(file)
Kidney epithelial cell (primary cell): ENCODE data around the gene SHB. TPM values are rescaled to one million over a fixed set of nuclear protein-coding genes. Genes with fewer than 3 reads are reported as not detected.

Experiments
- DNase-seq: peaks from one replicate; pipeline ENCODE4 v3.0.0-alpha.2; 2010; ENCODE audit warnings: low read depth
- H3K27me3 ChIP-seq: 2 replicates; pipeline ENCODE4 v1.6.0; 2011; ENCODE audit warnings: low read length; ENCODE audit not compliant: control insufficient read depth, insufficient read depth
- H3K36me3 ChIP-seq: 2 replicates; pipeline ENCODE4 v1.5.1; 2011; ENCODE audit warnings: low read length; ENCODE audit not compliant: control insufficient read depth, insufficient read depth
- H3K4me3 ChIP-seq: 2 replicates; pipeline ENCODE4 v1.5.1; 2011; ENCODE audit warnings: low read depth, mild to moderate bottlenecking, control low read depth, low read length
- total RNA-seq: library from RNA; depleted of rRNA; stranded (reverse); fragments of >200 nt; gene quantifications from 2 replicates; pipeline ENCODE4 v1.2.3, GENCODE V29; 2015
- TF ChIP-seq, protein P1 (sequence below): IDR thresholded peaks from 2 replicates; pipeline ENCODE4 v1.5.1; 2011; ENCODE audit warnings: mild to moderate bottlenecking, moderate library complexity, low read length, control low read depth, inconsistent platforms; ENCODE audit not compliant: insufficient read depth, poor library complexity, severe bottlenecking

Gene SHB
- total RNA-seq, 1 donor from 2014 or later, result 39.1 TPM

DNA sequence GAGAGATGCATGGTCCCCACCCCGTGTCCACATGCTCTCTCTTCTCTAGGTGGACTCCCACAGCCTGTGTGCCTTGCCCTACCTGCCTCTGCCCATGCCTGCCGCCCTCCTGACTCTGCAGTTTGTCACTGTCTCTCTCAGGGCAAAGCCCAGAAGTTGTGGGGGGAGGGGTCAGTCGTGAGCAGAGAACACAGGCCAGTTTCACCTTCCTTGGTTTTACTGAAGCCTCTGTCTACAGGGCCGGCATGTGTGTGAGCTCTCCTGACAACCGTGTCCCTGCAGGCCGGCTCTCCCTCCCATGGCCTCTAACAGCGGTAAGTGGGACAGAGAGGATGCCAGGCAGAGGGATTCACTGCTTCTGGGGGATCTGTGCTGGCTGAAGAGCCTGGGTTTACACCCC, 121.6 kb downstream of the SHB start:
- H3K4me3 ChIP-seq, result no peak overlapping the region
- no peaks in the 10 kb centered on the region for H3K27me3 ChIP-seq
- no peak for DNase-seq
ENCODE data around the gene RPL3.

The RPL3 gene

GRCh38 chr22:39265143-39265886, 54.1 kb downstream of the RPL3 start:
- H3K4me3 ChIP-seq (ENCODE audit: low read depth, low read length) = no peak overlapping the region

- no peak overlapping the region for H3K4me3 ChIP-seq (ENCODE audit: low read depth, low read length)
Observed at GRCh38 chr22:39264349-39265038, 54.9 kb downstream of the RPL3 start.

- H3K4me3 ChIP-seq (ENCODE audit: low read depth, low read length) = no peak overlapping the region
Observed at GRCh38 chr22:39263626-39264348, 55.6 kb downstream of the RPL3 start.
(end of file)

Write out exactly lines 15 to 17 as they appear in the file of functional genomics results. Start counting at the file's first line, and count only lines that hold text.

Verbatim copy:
ENCODE data around the gene RPL3.

The RPL3 gene

GRCh38 chr22:39265143-39265886, 54.1 kb downstream of the RPL3 start: